By Komson Silapachai, Vice President, Research & Portfolio Strategy
This week the Consumer Price Index (CPI) reading for November surprised to the downside for the second consecutive month, leading to the notion that inflation has peaked and shifting investors’ concerns to the potential for an economic slowdown. In light of this data, the FOMC carried on with the expected 50 basis point hike in the federal funds rate while signaling further hikes “until the job is done.” In this edition, we review recent developments in inflation, growth, and policy, as well as what investors can expect to start 2023.
November CPI rose 0.1% (a rate of 7.1% YoY) while core CPI rose 0.2% (6.0% YOY), well below the median of Wall Street forecasts for the second month in a row. The pace of inflation seems to be slowing, which gives hope that supply chain issues and a hot economic environment are ending. This also lays the groundwork for a shift in the Fed’s inflation fight through its tightening of financial conditions.
Consumer Price Index Shows Slowing Inflation
From Inflation to Recession Fears
The fear of runaway inflation that has dominated the market narrative in 2022 is now changing to concerns around a growth slowdown. Although the labor market remains tight, cracks are appearing that could signal an end to the current economic expansion in the next 12 months. The chart on the following page shows the Purchasing Managers’ Index (PMI) across manufacturing services for both small and large companies. The PMI surveys are a leading indicator of economic growth because they provide a timely and forward-looking view of conditions in the manufacturing and services sectors.
The PMI surveys ask purchasing managers to rate the relative level of business conditions, including employment, production, new orders, prices, and inventories. A reading above 50 indicates that the manufacturing or services sector is expanding, while a reading below 50 indicates that it is contracting. Three out of four indicators are currently well in contraction territory, which could foreshadow a period of slowing growth or recession.
Purchasing Managers’ Index Points to an Economic Slowdown
The FOMC Nears the End of the Hiking Cycle
What is currently priced into the path of the federal funds rate? According to the SOFR futures curve, the Fed is expected to hike into the 4.75% to 5% range by March 2023, then pause and resume cutting rates by the second half of 2023. This would involve a deep recession scenario and is not consistent with the valuations in either equities and/or rates.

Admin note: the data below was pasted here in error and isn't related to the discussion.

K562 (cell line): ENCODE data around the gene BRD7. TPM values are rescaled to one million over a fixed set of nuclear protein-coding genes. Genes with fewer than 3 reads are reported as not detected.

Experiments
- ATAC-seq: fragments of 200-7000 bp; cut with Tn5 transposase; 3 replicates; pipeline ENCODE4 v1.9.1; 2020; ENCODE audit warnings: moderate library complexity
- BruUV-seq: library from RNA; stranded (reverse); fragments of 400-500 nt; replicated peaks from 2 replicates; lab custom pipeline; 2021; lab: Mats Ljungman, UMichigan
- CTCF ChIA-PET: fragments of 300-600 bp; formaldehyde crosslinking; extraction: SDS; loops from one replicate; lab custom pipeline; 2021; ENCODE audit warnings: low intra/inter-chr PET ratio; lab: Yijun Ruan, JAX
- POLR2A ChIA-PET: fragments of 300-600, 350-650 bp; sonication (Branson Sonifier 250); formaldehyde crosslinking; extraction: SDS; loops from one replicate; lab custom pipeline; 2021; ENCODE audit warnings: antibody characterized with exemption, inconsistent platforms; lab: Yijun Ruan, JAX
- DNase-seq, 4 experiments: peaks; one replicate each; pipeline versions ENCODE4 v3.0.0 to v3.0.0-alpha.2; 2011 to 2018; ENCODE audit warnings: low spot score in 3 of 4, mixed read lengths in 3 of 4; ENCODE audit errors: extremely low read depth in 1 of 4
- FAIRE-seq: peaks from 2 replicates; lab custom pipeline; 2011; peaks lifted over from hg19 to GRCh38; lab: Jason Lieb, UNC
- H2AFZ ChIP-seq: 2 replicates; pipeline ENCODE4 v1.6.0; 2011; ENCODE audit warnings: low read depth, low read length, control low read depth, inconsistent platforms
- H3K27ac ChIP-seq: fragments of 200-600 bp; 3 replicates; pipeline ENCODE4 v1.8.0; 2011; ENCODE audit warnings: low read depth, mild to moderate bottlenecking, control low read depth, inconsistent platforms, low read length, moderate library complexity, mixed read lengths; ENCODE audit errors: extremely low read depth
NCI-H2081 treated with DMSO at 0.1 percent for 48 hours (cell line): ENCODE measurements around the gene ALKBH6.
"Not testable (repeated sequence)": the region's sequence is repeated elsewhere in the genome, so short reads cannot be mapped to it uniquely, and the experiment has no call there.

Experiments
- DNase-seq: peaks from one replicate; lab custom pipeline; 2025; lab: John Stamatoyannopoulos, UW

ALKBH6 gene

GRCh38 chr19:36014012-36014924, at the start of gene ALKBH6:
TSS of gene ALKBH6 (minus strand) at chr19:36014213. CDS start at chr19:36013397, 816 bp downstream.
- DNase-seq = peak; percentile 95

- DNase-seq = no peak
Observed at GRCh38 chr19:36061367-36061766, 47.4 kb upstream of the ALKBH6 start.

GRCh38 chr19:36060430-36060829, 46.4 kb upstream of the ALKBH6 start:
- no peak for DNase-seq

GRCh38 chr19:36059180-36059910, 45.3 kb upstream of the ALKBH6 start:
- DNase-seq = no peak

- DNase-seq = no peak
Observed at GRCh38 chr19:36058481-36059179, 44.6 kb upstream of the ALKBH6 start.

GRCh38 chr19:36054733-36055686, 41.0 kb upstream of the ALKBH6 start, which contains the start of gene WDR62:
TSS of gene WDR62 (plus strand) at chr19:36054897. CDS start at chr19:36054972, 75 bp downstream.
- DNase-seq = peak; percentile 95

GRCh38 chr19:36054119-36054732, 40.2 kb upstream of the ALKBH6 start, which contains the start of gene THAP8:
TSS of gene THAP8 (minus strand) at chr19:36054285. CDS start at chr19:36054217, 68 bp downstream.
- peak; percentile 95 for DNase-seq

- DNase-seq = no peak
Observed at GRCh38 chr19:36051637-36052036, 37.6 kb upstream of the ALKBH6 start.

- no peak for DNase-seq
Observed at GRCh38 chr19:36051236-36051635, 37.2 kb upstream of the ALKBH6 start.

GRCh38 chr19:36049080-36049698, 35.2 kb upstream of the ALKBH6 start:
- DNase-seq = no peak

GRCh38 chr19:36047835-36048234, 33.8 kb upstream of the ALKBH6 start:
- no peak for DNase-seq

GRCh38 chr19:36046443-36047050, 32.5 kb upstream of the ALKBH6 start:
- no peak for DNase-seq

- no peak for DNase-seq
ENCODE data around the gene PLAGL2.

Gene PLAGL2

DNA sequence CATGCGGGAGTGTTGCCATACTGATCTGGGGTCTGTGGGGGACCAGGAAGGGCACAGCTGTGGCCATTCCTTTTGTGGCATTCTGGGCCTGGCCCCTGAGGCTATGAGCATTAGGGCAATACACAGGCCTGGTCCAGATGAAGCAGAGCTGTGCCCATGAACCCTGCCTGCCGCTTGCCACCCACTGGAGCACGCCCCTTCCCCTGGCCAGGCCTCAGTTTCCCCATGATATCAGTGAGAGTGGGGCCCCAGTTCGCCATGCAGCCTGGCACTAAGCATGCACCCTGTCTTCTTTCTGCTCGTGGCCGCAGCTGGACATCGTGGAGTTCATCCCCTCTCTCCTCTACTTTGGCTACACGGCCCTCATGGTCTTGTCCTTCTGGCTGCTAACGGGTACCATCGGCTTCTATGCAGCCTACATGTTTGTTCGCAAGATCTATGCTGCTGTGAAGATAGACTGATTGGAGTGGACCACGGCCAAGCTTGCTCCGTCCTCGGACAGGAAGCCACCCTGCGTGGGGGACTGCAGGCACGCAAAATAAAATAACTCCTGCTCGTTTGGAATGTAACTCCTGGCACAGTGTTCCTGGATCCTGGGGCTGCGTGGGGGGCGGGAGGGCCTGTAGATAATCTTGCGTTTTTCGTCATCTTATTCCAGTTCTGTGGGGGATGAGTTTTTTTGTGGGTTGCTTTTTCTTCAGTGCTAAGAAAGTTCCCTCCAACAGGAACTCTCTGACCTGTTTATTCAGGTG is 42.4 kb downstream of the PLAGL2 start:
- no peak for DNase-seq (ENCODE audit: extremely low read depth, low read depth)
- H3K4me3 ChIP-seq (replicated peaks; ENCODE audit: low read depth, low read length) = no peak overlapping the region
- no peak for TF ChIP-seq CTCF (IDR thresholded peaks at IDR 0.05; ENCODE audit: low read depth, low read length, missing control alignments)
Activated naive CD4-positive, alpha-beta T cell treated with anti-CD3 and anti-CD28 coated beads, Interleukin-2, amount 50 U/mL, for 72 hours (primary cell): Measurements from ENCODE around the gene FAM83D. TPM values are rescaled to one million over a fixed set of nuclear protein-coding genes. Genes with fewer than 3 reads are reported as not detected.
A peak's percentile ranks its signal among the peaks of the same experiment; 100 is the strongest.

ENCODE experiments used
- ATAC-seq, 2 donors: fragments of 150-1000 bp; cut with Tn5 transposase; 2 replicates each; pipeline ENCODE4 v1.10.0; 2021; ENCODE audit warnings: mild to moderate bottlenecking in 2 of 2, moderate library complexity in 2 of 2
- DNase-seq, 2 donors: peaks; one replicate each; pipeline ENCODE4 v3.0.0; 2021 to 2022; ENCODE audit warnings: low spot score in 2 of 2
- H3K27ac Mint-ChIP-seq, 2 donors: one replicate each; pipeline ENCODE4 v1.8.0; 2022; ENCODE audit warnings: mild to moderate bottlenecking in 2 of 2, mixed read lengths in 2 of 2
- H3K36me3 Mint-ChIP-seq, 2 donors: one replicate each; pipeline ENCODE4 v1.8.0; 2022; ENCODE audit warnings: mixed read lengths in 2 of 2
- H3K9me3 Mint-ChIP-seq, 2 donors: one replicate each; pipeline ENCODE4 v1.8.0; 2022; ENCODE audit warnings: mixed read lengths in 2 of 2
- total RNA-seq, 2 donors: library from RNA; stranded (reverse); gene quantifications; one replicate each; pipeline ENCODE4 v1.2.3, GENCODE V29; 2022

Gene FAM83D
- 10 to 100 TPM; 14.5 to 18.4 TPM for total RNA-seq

Secured Overnight Financing Rate (SOFR) Futures Curve
The Risk/Reward is Better for Rates, While Equities and Credit are Fully Valued
What gives? Investment grade corporate spreads remain at 130 basis points and high yield is at 450 basis points above Treasuries. Additionally, the S&P 500 is trading at 18x earnings on a forward basis, which includes 9% earnings growth in 2023. The equity and credit markets are clearly pricing in a “soft landing” scenario.
The rates markets are telling a different story. The yield curve is deeply inverted, and the markets are pricing in Fed rate cuts starting in the second half of 2023. Given our base case of a modest recession in 2023, the risk/reward in core fixed income is superior to equities and other risk assets. We remain cautious on spreads, particularly in corporate bonds, where spread widening episodes often accompany recessions. Nonetheless, we’re likely to see an economy that looks like the opposite of 2022: slowing growth and slowing inflation.
For more news, information, and analysis, visit the ETF Strategist Channel.
Disclosures: This is for informational purposes only and is not intended as investment advice or an offer or solicitation with respect to the purchase or sale of any security, strategy or investment product. Although the statements of fact, information, charts, analysis and data in this report have been obtained from, and are based upon, sources Sage believes to be reliable, we do not guarantee their accuracy, and the underlying information, data, figures and publicly available information has not been verified or audited for accuracy or completeness by Sage. Additionally, we do not represent that the information, data, analysis and charts are accurate or complete, and as such should not be relied upon as such. All results included in this report constitute Sage’s opinions as of the date of this report and are subject to change without notice due to various factors, such as market conditions. Investors should make their own decisions on investment strategies based on their specific investment objectives and financial circumstances. All investments contain risk and may lose value. Past performance is not a guarantee of future results.